Attend an Online Class or Workshop

Another thing you shouldn’t stress over is the type of online course or workshop to attend. It doesn’t really matter whether you take a paid online certification course from Treehouse and Coursera or enroll at The Odin Project or Watch and Code for free. What’s more important at this point is whether the class or workshop teaches the specific project domain or programming language you’re interested in. Your goal should be to find a course that will teach you enough to start solving basic programming problems even as you tinker on your project. 

Learn Conceptual Thinking

It’s not uncommon for people to hyper-focus on becoming proficient with specific programming languages that they forget to build their problem-solving capability. The truth is that you can’t become a successful coder if you can’t identify problems and find efficient ways to overcome them.

Remember you’ll be writing code to solve a specific problem. As such, you need to have some background knowledge about how computers work and learn basic programming concepts so it’s easier to apply them when tackling complex problems. With so many resources available online, you won’t need to enroll for a four-year computer science degree to learn these concepts.

Read a Book

Ask any highly successful coder and they’ll tell you reading programming books is one of the best ways to learn and master coding. So, go ahead and check your local library for any books that teach programming― particularly the language, framework, or type of project you’re interested in and trying to learn. Books will not only provide you with the coding knowledge you need but also offer challenges that you can use to improve your skills over time. You’ll also find valuable advice on the programming profession. 

Watch Interactive Coding Videos and Tutorials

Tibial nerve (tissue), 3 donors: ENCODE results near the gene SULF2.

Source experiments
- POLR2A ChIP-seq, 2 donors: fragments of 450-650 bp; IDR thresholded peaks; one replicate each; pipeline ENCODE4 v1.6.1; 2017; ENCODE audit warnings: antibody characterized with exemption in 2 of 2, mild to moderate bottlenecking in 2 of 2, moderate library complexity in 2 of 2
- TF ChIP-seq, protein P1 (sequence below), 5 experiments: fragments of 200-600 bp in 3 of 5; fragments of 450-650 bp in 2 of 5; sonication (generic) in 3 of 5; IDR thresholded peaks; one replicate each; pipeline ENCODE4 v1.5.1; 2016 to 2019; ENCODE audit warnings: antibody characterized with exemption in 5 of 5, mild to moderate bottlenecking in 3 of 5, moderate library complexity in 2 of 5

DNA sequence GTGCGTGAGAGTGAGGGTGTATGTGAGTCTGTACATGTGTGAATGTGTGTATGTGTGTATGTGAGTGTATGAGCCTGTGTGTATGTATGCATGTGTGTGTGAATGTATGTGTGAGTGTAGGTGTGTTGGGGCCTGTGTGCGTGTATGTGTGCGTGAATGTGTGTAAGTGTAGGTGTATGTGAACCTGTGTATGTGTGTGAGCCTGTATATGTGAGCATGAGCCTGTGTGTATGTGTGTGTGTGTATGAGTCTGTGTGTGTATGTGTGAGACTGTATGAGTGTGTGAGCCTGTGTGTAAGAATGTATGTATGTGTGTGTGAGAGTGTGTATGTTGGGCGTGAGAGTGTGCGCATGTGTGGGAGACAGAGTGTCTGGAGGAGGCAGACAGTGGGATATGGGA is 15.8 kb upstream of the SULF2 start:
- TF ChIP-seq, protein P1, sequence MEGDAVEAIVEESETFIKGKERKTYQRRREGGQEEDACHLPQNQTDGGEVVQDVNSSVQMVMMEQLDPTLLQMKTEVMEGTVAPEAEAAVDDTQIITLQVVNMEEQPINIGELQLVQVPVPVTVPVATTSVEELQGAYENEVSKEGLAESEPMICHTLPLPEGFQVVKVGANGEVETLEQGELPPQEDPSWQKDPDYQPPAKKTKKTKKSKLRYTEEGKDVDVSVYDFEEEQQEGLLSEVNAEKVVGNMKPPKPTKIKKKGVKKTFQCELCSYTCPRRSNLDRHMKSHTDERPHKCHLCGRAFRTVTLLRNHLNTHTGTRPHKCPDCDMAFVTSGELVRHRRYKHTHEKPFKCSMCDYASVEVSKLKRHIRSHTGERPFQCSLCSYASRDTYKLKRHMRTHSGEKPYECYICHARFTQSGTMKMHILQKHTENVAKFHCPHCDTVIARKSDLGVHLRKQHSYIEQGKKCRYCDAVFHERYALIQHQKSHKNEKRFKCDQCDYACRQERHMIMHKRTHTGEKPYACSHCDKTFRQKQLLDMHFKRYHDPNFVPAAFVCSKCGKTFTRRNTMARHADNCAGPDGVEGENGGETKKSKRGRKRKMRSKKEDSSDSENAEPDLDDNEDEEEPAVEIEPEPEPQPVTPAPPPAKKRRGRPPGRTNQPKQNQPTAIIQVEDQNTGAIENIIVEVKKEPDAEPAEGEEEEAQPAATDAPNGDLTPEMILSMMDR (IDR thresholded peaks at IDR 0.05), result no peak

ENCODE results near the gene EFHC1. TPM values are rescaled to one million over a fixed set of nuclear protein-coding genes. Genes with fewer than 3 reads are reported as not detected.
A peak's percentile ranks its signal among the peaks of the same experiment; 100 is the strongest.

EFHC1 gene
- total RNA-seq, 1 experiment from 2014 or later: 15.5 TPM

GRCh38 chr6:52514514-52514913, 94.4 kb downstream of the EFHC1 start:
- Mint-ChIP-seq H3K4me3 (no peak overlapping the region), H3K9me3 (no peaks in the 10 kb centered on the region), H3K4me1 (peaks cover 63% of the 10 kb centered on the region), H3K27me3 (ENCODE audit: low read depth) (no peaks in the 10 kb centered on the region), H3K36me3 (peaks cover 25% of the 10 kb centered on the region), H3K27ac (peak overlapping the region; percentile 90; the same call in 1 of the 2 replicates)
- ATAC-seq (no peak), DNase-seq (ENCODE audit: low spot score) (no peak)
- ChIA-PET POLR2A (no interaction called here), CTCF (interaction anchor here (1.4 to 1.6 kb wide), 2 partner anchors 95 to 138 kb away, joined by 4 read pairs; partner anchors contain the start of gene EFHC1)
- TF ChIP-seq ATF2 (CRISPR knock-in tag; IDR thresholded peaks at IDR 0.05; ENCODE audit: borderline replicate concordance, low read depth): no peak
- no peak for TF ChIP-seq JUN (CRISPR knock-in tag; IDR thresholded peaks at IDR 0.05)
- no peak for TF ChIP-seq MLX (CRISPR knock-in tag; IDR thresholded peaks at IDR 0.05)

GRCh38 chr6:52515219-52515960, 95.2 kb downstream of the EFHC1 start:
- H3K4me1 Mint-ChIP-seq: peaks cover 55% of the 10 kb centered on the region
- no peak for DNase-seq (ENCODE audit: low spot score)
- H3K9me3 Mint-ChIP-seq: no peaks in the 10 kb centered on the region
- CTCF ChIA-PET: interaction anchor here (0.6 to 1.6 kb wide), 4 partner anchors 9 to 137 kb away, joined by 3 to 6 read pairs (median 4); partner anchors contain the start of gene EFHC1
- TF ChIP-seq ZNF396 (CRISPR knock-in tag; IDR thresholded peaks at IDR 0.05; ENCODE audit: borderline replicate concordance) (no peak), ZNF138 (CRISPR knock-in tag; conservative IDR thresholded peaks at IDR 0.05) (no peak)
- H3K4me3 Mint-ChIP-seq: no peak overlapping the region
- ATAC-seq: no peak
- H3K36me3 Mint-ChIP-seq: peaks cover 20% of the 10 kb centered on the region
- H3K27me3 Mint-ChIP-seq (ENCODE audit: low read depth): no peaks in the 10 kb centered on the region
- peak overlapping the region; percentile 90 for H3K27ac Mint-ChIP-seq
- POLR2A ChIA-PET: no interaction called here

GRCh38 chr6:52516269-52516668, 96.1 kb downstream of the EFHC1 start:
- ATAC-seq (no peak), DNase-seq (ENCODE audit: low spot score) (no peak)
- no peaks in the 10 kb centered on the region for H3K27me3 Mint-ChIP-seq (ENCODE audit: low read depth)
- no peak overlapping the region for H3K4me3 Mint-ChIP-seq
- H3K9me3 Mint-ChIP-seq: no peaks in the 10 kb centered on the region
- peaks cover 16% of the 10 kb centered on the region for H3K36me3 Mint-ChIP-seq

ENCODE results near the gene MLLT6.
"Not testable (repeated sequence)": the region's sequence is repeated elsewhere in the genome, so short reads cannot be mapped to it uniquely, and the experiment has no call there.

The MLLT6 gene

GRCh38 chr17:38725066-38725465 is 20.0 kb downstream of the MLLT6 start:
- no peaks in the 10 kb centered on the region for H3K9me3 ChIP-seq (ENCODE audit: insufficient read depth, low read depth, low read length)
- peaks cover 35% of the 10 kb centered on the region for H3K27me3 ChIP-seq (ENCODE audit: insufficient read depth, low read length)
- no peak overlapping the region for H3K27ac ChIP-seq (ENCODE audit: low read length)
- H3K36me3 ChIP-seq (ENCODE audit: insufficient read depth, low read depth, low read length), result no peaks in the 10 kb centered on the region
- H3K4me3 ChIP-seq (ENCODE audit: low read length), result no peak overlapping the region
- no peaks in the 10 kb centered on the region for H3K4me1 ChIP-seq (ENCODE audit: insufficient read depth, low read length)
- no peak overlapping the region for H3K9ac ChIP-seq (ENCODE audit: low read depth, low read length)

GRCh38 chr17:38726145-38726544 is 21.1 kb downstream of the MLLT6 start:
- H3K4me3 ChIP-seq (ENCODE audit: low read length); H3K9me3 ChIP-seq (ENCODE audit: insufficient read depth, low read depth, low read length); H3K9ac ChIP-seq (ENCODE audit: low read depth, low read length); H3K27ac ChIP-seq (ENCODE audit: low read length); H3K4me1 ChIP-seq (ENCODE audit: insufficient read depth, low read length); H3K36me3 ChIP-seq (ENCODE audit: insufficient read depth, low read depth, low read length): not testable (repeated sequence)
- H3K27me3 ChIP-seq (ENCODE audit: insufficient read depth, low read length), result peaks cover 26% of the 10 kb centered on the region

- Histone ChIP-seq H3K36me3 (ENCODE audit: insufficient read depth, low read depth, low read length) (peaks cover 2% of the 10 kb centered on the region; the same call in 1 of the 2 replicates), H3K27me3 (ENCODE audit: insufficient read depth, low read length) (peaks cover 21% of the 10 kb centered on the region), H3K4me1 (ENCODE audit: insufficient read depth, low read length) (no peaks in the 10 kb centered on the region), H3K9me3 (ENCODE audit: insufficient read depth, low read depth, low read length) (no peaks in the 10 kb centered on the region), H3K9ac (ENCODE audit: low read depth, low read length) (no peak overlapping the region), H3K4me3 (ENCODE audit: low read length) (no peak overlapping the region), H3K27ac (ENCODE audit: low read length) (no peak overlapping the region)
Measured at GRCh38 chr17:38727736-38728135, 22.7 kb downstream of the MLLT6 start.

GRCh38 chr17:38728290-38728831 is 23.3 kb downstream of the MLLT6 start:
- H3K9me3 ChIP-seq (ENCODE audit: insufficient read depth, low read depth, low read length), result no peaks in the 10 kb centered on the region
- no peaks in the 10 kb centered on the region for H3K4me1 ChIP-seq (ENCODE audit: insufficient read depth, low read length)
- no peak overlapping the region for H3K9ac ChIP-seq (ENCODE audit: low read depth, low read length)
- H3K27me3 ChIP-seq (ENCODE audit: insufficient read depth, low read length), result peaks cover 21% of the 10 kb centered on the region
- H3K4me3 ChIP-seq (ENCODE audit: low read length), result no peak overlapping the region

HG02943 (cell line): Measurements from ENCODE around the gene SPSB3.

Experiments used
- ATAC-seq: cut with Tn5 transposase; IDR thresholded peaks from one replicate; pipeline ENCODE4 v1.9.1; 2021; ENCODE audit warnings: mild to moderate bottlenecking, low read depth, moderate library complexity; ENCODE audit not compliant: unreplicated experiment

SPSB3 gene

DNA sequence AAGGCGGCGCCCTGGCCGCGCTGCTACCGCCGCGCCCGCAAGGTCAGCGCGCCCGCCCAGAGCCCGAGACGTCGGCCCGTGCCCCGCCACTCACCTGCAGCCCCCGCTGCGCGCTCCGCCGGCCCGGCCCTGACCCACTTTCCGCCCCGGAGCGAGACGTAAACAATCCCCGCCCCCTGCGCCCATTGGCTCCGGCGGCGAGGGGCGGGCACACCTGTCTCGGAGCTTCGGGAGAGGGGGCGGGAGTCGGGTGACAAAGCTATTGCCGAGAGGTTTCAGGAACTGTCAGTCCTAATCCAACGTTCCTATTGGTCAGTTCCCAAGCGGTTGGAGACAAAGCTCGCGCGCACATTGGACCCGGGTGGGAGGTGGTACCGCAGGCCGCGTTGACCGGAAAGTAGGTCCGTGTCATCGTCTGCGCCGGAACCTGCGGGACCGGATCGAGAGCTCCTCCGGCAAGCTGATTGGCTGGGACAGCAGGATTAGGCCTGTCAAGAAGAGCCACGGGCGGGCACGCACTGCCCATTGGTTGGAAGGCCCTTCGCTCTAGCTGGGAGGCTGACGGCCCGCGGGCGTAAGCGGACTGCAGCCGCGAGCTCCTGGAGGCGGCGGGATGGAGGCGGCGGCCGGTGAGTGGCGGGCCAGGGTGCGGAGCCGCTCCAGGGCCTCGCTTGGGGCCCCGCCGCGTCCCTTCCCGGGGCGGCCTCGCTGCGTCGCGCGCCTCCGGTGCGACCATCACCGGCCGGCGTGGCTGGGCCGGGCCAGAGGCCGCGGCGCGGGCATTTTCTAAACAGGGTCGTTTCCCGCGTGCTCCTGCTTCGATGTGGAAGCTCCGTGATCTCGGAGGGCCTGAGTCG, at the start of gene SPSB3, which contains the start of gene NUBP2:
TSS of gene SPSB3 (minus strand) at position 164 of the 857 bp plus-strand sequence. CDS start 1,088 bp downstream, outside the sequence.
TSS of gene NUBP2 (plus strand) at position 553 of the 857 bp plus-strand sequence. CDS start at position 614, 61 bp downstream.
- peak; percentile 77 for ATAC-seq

There’s no denying that there’s some pretty good educational video content available online that non-coders can use to learn this very important and lucrative skill. And you can take advantage of them. A quick search on YouTube should get you started on how to start your coding career and troubleshoot different coding errors. Other valuable sources include FreeCodeCamp, LinkedIn, and CodinGame. 

Join a Hackathon

It makes no sense to invest your valuable time and money in learning how to code and not make an effort to put the skill into practice. And there’s no better way to gain real-world coding experience as a beginner than joining a hackathon. Not only will attending hackathons get you out of your comfort zone so you can showcase your skills but it will also allow you to learn as you network and connect with other coders.

Furthermore, the fact that these events are usually not centered around perfection but collaborative effort means that they offer a great opportunity to boost your critical thinking and problem-solving skills. Plus, you get to share your ideas and expertise with others. So, go ahead and start your coding journey, and don’t forget to celebrate your small wins.